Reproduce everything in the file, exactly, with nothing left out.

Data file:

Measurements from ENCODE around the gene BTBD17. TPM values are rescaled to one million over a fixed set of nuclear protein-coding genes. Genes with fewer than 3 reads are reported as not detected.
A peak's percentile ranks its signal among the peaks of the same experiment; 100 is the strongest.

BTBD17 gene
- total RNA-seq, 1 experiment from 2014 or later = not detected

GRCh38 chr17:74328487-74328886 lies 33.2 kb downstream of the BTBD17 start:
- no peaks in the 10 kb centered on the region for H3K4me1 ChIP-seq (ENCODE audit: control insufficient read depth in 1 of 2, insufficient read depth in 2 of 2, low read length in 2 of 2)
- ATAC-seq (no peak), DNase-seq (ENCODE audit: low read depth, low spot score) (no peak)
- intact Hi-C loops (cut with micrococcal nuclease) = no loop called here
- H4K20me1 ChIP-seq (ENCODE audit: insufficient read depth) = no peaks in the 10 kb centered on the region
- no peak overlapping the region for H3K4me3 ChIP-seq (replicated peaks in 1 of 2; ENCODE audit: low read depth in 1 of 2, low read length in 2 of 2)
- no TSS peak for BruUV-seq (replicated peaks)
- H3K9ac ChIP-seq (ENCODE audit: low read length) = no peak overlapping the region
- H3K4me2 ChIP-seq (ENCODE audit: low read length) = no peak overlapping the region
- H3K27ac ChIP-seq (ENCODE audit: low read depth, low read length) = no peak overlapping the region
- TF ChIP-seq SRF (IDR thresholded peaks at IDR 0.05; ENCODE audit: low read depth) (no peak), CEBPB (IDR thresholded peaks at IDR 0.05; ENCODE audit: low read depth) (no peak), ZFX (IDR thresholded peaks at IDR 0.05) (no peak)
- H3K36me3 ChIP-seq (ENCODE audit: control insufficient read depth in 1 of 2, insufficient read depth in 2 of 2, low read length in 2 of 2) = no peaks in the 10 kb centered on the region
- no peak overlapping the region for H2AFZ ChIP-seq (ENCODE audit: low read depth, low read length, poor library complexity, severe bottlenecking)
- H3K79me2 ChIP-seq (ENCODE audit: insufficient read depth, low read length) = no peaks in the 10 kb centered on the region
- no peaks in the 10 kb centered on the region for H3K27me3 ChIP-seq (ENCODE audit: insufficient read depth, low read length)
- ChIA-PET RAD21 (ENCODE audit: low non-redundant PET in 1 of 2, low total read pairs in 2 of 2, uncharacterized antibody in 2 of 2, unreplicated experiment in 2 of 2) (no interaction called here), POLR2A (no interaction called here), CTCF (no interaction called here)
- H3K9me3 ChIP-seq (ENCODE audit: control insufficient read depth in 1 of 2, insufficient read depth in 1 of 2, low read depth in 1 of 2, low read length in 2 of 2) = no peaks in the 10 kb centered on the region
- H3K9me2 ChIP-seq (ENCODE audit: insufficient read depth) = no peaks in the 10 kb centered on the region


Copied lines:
Measurements from ENCODE around the gene BTBD17. TPM values are rescaled to one million over a fixed set of nuclear protein-coding genes. Genes with fewer than 3 reads are reported as not detected.
A peak's percentile ranks its signal among the peaks of the same experiment; 100 is the strongest.

BTBD17 gene
- total RNA-seq, 1 experiment from 2014 or later = not detected

GRCh38 chr17:74328487-74328886 lies 33.2 kb downstream of the BTBD17 start:
- no peaks in the 10 kb centered on the region for H3K4me1 ChIP-seq (ENCODE audit: control insufficient read depth in 1 of 2, insufficient read depth in 2 of 2, low read length in 2 of 2)
- ATAC-seq (no peak), DNase-seq (ENCODE audit: low read depth, low spot score) (no peak)
- intact Hi-C loops (cut with micrococcal nuclease) = no loop called here
- H4K20me1 ChIP-seq (ENCODE audit: insufficient read depth) = no peaks in the 10 kb centered on the region
- no peak overlapping the region for H3K4me3 ChIP-seq (replicated peaks in 1 of 2; ENCODE audit: low read depth in 1 of 2, low read length in 2 of 2)
- no TSS peak for BruUV-seq (replicated peaks)
- H3K9ac ChIP-seq (ENCODE audit: low read length) = no peak overlapping the region
- H3K4me2 ChIP-seq (ENCODE audit: low read length) = no peak overlapping the region
- H3K27ac ChIP-seq (ENCODE audit: low read depth, low read length) = no peak overlapping the region
- TF ChIP-seq SRF (IDR thresholded peaks at IDR 0.05; ENCODE audit: low read depth) (no peak), CEBPB (IDR thresholded peaks at IDR 0.05; ENCODE audit: low read depth) (no peak), ZFX (IDR thresholded peaks at IDR 0.05) (no peak)
- H3K36me3 ChIP-seq (ENCODE audit: control insufficient read depth in 1 of 2, insufficient read depth in 2 of 2, low read length in 2 of 2) = no peaks in the 10 kb centered on the region
- no peak overlapping the region for H2AFZ ChIP-seq (ENCODE audit: low read depth, low read length, poor library complexity, severe bottlenecking)
- H3K79me2 ChIP-seq (ENCODE audit: insufficient read depth, low read length) = no peaks in the 10 kb centered on the region
- no peaks in the 10 kb centered on the region for H3K27me3 ChIP-seq (ENCODE audit: insufficient read depth, low read length)
- ChIA-PET RAD21 (ENCODE audit: low non-redundant PET in 1 of 2, low total read pairs in 2 of 2, uncharacterized antibody in 2 of 2, unreplicated experiment in 2 of 2) (no interaction called here), POLR2A (no interaction called here), CTCF (no interaction called here)
- H3K9me3 ChIP-seq (ENCODE audit: control insufficient read depth in 1 of 2, insufficient read depth in 1 of 2, low read depth in 1 of 2, low read length in 2 of 2) = no peaks in the 10 kb centered on the region
- H3K9me2 ChIP-seq (ENCODE audit: insufficient read depth) = no peaks in the 10 kb centered on the region